Bill Horne is a freelance writer, editor and personal historian, living in Ottawa Canada. An avid runner and cyclist, he takes orders only from Molly, his 19 year old cat. Learn more about Bill at www.launcestonservices.ca.

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Call for submissions for 2016 Midwest Review

I like the motivation of a deadline, the clarifying guidance of a promised audience to write for, the inspiration of a prompt to write on… how about you?

Deadline October 1, 2015
The Midwest Review journal is accepting submissions for the 2016 issue.

The Midwest Review (formerly Midwest Prairie Review) is an annual literary and arts magazine featuring the Midwest in work by writers, photographers and artists who live in, or have lived in, the Midwest.

We’re looking for thoughtful and thought-provoking writing and visual art that examines, interprets, and redefines the wide spectrum of life, past and present, in the Midwestern heartland, and are especially interested in new and emerging voices.

See guidelines here…

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Two-Ball Sports

The “Season of Sports” concludes with this post…

By Dale J. Dean

There’s nothing like the fear of imminent death to encourage a person to go beyond their normal abilities. I need that encouragement, because, as a bit of a turtle, I am normally slow and steady. Life, at times, demands that I move faster, make the absolutely correct move, or even kick in with some adrenaline to survive.

And that’s where two-ball sports come into play.

Now, don’t get me wrong. I have some fond memories of one-ball sports: little league baseball, sandlot & freshman high school football, golf, and intra-mural high school basketball. I even tried some no-ball sports back then, but I really didn’t like running more than 50 yards. I did put a lot of miles on a 10-speed bike, but never in a competitive fashion. In my later teens, I enjoyed hanging out and throwing some awesome long-distance plastic discs. My hair grew bigger. I was cool. I was mellow. I was way too laid back for most active sports.

Except for canoeing. Ever since I bought my first canoe at age 15, I have always loved canoeing. It started as a way to get out on the lake fishing, moved on to include river trips and camping, and by early mid-life, “sport canoeing” (the better name for freestyle canoeing, which involved precision moves on quiet water in tiny solo boats). A little later, I decided to try whitewater canoeing. Well, I took to that like a catfish to stink bait, swallowing hook, line, and stinker…I mean, sinker.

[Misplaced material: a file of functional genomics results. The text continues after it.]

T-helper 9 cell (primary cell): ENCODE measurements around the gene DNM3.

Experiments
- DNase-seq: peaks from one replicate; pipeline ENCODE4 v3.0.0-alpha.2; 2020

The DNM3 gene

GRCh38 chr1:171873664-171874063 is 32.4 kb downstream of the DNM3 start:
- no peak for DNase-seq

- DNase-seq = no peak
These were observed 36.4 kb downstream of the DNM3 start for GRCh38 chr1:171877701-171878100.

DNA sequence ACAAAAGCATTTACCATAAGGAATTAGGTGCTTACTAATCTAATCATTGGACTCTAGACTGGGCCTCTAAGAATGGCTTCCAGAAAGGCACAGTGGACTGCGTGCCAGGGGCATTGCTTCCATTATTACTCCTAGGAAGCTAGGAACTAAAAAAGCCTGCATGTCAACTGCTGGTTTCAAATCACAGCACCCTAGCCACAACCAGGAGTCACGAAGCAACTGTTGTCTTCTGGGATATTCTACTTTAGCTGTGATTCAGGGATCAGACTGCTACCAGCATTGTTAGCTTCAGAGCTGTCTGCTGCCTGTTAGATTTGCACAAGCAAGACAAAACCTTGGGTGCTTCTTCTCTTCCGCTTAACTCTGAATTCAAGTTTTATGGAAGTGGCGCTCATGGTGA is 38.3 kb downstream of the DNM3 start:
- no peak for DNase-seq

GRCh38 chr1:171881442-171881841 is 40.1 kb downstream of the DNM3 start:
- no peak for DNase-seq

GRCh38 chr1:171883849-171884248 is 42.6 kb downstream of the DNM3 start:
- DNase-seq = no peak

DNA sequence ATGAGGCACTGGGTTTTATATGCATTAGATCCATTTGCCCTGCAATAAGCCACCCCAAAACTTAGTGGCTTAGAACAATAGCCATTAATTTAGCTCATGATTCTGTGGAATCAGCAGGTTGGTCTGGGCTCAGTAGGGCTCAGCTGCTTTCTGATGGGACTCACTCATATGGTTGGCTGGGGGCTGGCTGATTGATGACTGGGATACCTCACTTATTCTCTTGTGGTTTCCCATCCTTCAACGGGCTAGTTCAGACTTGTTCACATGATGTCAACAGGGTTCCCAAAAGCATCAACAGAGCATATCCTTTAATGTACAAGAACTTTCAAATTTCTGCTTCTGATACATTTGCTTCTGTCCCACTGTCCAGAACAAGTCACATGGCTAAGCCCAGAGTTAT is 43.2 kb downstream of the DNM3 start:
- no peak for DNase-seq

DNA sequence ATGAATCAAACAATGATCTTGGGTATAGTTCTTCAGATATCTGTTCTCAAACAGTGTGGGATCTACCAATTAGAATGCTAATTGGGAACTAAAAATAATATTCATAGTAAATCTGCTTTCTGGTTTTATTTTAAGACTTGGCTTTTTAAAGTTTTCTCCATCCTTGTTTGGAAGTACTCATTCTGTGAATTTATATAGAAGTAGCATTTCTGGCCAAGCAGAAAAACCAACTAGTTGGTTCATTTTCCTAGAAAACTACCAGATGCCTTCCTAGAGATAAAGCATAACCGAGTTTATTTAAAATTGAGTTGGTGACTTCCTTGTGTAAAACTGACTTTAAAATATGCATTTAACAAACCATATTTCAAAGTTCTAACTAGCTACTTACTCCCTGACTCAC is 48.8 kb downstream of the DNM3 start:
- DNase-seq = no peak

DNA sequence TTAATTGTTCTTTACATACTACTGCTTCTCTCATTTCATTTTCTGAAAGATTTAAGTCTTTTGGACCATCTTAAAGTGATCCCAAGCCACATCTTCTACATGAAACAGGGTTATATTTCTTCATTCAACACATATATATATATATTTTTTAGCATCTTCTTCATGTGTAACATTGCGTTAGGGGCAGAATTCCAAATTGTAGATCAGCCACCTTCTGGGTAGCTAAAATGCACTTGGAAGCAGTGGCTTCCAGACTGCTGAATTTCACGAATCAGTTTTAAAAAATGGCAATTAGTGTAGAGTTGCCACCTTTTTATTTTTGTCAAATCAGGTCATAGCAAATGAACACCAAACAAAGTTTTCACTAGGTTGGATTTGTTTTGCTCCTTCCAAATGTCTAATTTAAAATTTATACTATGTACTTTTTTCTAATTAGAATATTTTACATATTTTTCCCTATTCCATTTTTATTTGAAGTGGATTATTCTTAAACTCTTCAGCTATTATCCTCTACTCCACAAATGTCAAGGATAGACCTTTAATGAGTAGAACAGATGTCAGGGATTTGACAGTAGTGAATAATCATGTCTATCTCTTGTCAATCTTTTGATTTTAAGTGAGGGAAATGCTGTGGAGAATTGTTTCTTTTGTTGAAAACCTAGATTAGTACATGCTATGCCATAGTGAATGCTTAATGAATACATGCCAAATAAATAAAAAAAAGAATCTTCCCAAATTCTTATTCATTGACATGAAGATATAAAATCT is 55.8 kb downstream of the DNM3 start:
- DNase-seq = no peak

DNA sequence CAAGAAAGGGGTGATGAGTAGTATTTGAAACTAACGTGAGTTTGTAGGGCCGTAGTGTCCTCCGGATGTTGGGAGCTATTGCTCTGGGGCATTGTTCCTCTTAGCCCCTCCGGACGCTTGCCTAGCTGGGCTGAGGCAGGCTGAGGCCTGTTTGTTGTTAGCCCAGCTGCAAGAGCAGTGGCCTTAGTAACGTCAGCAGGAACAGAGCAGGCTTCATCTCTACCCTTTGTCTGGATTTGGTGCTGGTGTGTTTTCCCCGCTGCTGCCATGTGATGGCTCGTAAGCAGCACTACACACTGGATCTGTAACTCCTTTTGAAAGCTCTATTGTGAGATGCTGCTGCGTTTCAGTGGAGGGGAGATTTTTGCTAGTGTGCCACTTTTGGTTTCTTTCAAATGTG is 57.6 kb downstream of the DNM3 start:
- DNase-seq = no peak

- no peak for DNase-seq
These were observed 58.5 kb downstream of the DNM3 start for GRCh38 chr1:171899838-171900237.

Which brings us to my whitewater canoeist friend Fill (his name has been slightly changed to reduce future acrimony over my stealing his creative thought). Fill talks to everybody. He has a talent for successfully communicating with people that many of us would avoid: drunks shooting off fireworks at the campground late at night, ultra-conservatives, religious fanatics, pesky salespeople, and even kayakers. He’ll start out easy, let them relax, and then–either blatantly or subtly–express an opposing line of thought that sometimes actually forces these stubborn people think.

So one day Fill is canoeing, and he pulls up beside some athletic-looking-types along the shore, hoping to get them interested in the sport. But they express the opinion that whitewater canoeing looks easy, that they are tougher because they play rugby & football & basketball &tc.

“Yeah,” Fill says agreeably, “but those are all one-ball sports.”

One of them takes the bait. “What do you mean, one-ball sports?”

“Well,” says Fill, “In all those sports, you are playing with only one ball. It takes two balls to do whitewater canoeing.

And if the sexist card just popped up in your mind, believe me, there are plenty of female whitewater paddlers who have an awesome set… oh geez, I’m making it worse! Suffice it to say that we are writing figuratively here… Anyway, Fill may have been speaking literally to those guys along the shore, but I am writing about all types of people involved in adventure sports that require “balls.” I don’t care if a paddler identifies as male or female or L or G or B or T, it takes balls to shoot down swift water into a thundering conflagration of spraying haystacks, sucking holes, seven-foot drops, side-curlers, and huge standing waves all packed in between a rock wall and a hard place.

And that brings us back to the fear of imminent death, which provides a heaping load of motivation to do what needs to be done. And some of it is counter-intuitive, so you need to keep your wits about you. If you cannot avoid hitting a rock, you lean into the rock; leaning away is a natural reaction, but it flips your boat. Approaching the situation described in the previous paragraph, you paddle hard right into the mess. Forward momentum will get you through. The natural, deer-in-the-headlights-type reaction to stop paddling and stare at what’s in front of you will result in a scary swim.

Dale avoidingHouse Rock on the Mad Mile of the Gallatin River in Montana. Photo by Carol Olson

Dale avoidingHouse Rock on the Mad Mile of the Gallatin River in Montana. Photo by Carol Olson